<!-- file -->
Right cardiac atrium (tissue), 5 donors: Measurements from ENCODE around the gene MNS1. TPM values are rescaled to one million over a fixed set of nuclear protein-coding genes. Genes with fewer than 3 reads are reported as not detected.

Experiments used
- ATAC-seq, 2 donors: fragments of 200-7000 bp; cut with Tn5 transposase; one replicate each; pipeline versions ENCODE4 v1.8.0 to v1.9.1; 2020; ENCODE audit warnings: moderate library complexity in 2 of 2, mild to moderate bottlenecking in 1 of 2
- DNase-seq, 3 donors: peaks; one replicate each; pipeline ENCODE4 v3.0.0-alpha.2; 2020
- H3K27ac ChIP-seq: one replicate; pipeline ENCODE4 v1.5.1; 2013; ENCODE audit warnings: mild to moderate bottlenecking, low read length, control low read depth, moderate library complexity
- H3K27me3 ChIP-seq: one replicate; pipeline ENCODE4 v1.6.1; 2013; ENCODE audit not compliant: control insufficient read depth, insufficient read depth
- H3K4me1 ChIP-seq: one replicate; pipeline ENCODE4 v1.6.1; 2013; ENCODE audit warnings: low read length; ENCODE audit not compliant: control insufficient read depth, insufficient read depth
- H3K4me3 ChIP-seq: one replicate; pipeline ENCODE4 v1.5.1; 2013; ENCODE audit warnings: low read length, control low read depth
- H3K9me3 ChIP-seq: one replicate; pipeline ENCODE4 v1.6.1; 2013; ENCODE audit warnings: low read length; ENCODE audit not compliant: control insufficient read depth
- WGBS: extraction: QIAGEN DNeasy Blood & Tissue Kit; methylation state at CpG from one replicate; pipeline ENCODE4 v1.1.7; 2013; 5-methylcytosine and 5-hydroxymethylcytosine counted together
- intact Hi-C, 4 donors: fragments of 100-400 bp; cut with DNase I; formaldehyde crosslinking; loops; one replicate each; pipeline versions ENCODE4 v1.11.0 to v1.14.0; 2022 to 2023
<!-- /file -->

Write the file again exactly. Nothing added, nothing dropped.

Right cardiac atrium (tissue), 5 donors: Measurements from ENCODE around the gene MNS1. TPM values are rescaled to one million over a fixed set of nuclear protein-coding genes. Genes with fewer than 3 reads are reported as not detected.

Experiments used
- ATAC-seq, 2 donors: fragments of 200-7000 bp; cut with Tn5 transposase; one replicate each; pipeline versions ENCODE4 v1.8.0 to v1.9.1; 2020; ENCODE audit warnings: moderate library complexity in 2 of 2, mild to moderate bottlenecking in 1 of 2
- DNase-seq, 3 donors: peaks; one replicate each; pipeline ENCODE4 v3.0.0-alpha.2; 2020
- H3K27ac ChIP-seq: one replicate; pipeline ENCODE4 v1.5.1; 2013; ENCODE audit warnings: mild to moderate bottlenecking, low read length, control low read depth, moderate library complexity
- H3K27me3 ChIP-seq: one replicate; pipeline ENCODE4 v1.6.1; 2013; ENCODE audit not compliant: control insufficient read depth, insufficient read depth
- H3K4me1 ChIP-seq: one replicate; pipeline ENCODE4 v1.6.1; 2013; ENCODE audit warnings: low read length; ENCODE audit not compliant: control insufficient read depth, insufficient read depth
- H3K4me3 ChIP-seq: one replicate; pipeline ENCODE4 v1.5.1; 2013; ENCODE audit warnings: low read length, control low read depth
- H3K9me3 ChIP-seq: one replicate; pipeline ENCODE4 v1.6.1; 2013; ENCODE audit warnings: low read length; ENCODE audit not compliant: control insufficient read depth
- WGBS: extraction: QIAGEN DNeasy Blood & Tissue Kit; methylation state at CpG from one replicate; pipeline ENCODE4 v1.1.7; 2013; 5-methylcytosine and 5-hydroxymethylcytosine counted together
- intact Hi-C, 4 donors: fragments of 100-400 bp; cut with DNase I; formaldehyde crosslinking; loops; one replicate each; pipeline versions ENCODE4 v1.11.0 to v1.14.0; 2022 to 2023